Tag Archives: User Agents

A cruise down El Camino

A browser that does not suck reached it’s 1.0 milestone recently.

Camino is a Mozilla-based web browser that leverages what is best about Mac OS X. Way back when, this browser was billed as being built on Cocoa with a Unix backend. I don’t see any of that billing on their current site, but it was a nice idea. Unix is fast, and Cocoa is native Mac OS X goodness. So it should be a powerful, speedy platform in which to build a browser.

I don’t know if any of that is true any longer, but speedy it is. Page rendering blows away Firefox and Safari, without question. I’m not going to time it, but just a quick jumping around between the various browsers let me feel that Camino was by far the snappiest-feeling user experience.

The user interface is clean. Looks a bit more busy than Safari, but less so than Firefox. And certainly a Firefox user switching to Camino will feel right at home I think. The tabbed browser interface is nice and compact, with the close window buttons on the tabs where they should have been placed in Firefox (although there’s an extension to fix that…)

Camino supports digital certificates for client authentication. Thank goodness – now if more web developers could just learn how to implement this…

Rendering is based on Mozilla 1.8, so we get the industrial strength display. Supports SVG and CSS3.

How it plays with WordPress is especially nice. With Safari, the user unfortunately misses much of the shortcuts in WordPress’ user interface. Of course Firefox handles it nicely. With Camino, you get the same functionality as Firefox, but in Aqua:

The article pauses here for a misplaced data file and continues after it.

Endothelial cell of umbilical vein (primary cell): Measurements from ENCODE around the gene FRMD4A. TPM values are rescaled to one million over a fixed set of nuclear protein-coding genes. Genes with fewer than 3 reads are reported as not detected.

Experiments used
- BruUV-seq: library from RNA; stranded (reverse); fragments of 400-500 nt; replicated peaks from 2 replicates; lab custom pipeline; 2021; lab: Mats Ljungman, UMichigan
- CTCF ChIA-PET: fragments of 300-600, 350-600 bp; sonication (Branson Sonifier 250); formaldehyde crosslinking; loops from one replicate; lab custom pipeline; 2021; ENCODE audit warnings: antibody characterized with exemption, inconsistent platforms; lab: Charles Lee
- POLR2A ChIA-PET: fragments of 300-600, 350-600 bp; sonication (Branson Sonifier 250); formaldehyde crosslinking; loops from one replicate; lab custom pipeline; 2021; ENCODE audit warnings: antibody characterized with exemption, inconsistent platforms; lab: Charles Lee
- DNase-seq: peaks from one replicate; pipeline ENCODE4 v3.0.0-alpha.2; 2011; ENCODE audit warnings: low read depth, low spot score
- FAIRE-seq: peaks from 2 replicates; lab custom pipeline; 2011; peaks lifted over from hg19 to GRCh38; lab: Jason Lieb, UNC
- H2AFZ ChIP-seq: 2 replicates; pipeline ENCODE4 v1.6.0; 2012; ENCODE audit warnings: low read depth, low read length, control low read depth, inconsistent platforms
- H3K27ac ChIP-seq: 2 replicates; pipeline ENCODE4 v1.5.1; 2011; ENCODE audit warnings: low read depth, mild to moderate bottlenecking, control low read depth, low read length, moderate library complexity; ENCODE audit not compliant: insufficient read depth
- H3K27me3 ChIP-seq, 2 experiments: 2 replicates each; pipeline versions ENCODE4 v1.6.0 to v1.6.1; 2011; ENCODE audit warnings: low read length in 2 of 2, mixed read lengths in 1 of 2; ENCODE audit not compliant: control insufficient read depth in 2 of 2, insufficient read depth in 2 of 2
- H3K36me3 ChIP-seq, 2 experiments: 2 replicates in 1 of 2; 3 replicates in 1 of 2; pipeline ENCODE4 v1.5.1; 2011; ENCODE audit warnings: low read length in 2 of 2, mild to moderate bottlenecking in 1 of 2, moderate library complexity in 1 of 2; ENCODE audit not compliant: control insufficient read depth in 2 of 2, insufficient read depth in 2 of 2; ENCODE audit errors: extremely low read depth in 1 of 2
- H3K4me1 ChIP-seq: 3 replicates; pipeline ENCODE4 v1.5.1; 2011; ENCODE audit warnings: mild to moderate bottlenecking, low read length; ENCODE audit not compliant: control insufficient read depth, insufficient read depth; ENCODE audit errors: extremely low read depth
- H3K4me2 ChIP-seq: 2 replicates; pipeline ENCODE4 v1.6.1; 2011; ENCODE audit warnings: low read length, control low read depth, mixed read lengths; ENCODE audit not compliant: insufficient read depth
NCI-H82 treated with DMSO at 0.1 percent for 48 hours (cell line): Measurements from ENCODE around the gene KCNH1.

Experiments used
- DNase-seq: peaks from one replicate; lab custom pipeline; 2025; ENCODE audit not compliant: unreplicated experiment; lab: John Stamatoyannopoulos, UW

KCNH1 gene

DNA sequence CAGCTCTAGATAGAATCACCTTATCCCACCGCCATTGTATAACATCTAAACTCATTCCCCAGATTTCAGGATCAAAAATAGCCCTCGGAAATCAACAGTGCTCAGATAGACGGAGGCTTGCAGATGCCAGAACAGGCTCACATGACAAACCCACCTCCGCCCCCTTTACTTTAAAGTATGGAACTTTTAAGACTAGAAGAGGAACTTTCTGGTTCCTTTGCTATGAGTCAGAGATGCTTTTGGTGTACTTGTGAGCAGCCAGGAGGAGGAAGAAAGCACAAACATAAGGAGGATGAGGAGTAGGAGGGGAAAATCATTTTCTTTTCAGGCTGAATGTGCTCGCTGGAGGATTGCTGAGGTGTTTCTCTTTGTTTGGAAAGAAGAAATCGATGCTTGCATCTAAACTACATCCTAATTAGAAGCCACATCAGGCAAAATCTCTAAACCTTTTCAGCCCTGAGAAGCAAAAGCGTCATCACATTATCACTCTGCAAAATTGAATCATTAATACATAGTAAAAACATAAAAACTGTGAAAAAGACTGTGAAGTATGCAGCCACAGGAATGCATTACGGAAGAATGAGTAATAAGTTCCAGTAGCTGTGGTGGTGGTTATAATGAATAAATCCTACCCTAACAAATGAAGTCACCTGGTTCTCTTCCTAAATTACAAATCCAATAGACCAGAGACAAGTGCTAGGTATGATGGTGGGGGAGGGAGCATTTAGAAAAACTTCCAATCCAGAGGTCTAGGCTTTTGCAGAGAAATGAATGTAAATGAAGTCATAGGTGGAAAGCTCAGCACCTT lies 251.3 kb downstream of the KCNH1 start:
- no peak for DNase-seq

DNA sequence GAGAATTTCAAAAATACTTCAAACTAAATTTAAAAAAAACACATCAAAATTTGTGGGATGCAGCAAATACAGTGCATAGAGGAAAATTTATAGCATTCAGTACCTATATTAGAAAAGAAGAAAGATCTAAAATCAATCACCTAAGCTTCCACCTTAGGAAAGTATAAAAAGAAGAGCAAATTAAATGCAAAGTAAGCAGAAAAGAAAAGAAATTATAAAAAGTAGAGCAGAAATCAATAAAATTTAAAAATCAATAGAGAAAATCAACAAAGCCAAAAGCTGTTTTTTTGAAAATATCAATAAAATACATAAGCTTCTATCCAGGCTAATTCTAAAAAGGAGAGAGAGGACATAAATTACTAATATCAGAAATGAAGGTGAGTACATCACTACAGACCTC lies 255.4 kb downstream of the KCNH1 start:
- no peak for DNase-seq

Camino rendering of the Write Post buttons in WordPress, with Aqua-fied buttons.

(Note that I don’t use that funky rich text editor in WordPress 2.0 which likes to eat up all my HTML tags…)

We seem to have what appears to be a Spotlight implementation in the History view. The rendering of results while searching for recent sites was pretty much instantaneous. Sweet!

To close up here, it’s a very nice browser. I like it so much in this release that I’m going to finally switch it to my default browser for a few weeks and see how it goes. Is it as extensible and as uniform as Firefox? No. Is it as tightly integrated with the Mac OS as Safari? Well, arguably not quite, but it does very well in this regard, in places where it counts. Opera? It’s not my cup of tea – I like my opera in the theater. Does it suck like Internet Explorer? No, of course not! But what it is is a fast, stable, simple, highly functional web browser that makes for a great user experience. I highly recommend giving it a try.

Pimped out

Pimp My Safari is a site dedicated to featuring plugins, hacks, and extensions to the Safari web browser. Kerim wrote about this site the other day and, being a fan of some of the key Firefox extensions, I went to go check it out.

For some reason, I didn’t click with the Saft plugin. I uninstalled it after only a couple of hours use. Just a personal thing I suppose, but the type-ahead-find feature didn’t quite work as I had hoped. I could never see in the page the text I was typing, and Firefox lets me press return to acivate a selected link.

WebDevAdditions looked interesting. I haven’t installed it yet because it isn’t anywhere near where the Firefox Web Developer Extension is. But I’m going to keep an eye on it.

I did in fact jive with the SafariStand plugin. I’ll probably keep that one installed in Safari for now. I love it actually. The code coloring is rudimentary but way better than the default of nothing. But the best thing about the code window is the addition of the Apply, Revert, and Reload buttons. Very cool. Also love the Copy Title function and the Show Page Info dialog. All in all quite a helpfull little addition to pimp out my Safari with.

Safari time

Dave Hyatt just mentioned a new release of Safari, v1.3. The update includes improvements in page load time and JavaScript performance, more standards support, and improvements in extensibility, compatibility, and security. Cool!